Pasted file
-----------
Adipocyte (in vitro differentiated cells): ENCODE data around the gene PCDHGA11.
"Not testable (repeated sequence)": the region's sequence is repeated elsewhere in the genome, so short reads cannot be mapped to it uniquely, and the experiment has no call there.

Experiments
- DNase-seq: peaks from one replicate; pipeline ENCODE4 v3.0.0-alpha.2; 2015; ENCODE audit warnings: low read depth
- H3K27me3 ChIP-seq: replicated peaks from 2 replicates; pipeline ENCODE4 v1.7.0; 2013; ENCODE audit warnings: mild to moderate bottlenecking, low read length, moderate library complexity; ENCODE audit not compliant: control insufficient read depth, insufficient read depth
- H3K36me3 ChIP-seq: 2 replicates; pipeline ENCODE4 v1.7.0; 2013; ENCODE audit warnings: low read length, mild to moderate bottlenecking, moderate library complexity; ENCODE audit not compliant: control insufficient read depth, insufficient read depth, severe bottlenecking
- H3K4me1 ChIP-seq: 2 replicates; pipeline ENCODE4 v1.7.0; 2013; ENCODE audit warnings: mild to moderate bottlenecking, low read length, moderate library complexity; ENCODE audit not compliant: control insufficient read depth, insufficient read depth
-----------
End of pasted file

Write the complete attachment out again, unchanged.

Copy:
Adipocyte (in vitro differentiated cells): ENCODE data around the gene PCDHGA11.
"Not testable (repeated sequence)": the region's sequence is repeated elsewhere in the genome, so short reads cannot be mapped to it uniquely, and the experiment has no call there.

Experiments
- DNase-seq: peaks from one replicate; pipeline ENCODE4 v3.0.0-alpha.2; 2015; ENCODE audit warnings: low read depth
- H3K27me3 ChIP-seq: replicated peaks from 2 replicates; pipeline ENCODE4 v1.7.0; 2013; ENCODE audit warnings: mild to moderate bottlenecking, low read length, moderate library complexity; ENCODE audit not compliant: control insufficient read depth, insufficient read depth
- H3K36me3 ChIP-seq: 2 replicates; pipeline ENCODE4 v1.7.0; 2013; ENCODE audit warnings: low read length, mild to moderate bottlenecking, moderate library complexity; ENCODE audit not compliant: control insufficient read depth, insufficient read depth, severe bottlenecking
- H3K4me1 ChIP-seq: 2 replicates; pipeline ENCODE4 v1.7.0; 2013; ENCODE audit warnings: mild to moderate bottlenecking, low read length, moderate library complexity; ENCODE audit not compliant: control insufficient read depth, insufficient read depth